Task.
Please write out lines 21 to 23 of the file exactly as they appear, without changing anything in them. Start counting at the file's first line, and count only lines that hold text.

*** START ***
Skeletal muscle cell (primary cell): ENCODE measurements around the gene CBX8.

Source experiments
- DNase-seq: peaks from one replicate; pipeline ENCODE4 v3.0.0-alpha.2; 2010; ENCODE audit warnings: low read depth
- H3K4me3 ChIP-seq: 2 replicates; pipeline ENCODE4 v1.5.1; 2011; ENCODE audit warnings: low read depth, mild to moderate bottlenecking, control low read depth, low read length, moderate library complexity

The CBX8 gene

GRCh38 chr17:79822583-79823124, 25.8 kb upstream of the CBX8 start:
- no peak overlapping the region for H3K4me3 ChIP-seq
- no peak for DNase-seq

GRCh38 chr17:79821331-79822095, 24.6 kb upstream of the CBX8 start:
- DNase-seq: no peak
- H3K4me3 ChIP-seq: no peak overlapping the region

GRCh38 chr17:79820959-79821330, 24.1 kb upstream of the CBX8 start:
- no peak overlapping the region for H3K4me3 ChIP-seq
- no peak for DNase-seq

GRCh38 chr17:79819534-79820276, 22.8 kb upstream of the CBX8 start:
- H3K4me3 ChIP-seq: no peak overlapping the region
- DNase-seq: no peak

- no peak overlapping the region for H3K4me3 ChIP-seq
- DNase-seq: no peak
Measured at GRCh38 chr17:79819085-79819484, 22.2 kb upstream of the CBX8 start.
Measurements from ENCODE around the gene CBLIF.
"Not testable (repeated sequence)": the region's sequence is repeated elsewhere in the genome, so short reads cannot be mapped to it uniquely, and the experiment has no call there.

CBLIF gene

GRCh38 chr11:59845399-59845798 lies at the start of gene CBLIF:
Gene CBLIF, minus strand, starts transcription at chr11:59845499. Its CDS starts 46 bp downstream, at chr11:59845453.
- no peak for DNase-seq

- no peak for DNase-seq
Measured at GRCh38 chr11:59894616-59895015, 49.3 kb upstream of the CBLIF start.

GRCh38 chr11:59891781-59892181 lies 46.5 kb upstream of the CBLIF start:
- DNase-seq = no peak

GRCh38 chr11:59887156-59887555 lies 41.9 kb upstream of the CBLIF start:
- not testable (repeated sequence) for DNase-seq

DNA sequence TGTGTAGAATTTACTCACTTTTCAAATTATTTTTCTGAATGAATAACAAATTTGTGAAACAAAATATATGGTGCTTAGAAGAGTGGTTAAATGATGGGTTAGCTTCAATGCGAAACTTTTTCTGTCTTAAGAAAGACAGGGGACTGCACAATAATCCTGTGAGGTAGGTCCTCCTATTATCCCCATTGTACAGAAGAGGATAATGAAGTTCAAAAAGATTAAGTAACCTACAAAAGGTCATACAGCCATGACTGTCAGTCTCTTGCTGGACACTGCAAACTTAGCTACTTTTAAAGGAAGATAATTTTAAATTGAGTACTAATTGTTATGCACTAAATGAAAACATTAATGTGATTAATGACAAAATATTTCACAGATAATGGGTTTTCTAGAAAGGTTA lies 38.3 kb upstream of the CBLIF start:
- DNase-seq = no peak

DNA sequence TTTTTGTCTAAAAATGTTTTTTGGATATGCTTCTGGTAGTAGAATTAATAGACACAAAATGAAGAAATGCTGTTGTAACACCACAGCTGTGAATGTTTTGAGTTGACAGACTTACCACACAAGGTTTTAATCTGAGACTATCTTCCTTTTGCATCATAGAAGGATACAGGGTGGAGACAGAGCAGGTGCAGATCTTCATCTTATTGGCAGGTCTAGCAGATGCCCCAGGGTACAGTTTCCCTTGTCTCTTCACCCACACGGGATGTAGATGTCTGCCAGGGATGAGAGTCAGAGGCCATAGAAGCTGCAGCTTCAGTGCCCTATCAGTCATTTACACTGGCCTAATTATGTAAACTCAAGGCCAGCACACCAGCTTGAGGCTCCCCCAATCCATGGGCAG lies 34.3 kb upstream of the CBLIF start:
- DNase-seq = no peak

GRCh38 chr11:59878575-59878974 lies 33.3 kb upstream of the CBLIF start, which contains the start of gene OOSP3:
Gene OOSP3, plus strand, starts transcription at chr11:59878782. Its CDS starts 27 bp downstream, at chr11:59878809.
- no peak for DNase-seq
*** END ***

Measurements from ENCODE around the gene CBLIF.
"Not testable (repeated sequence)": the region's sequence is repeated elsewhere in the genome, so short reads cannot be mapped to it uniquely, and the experiment has no call there.

CBLIF gene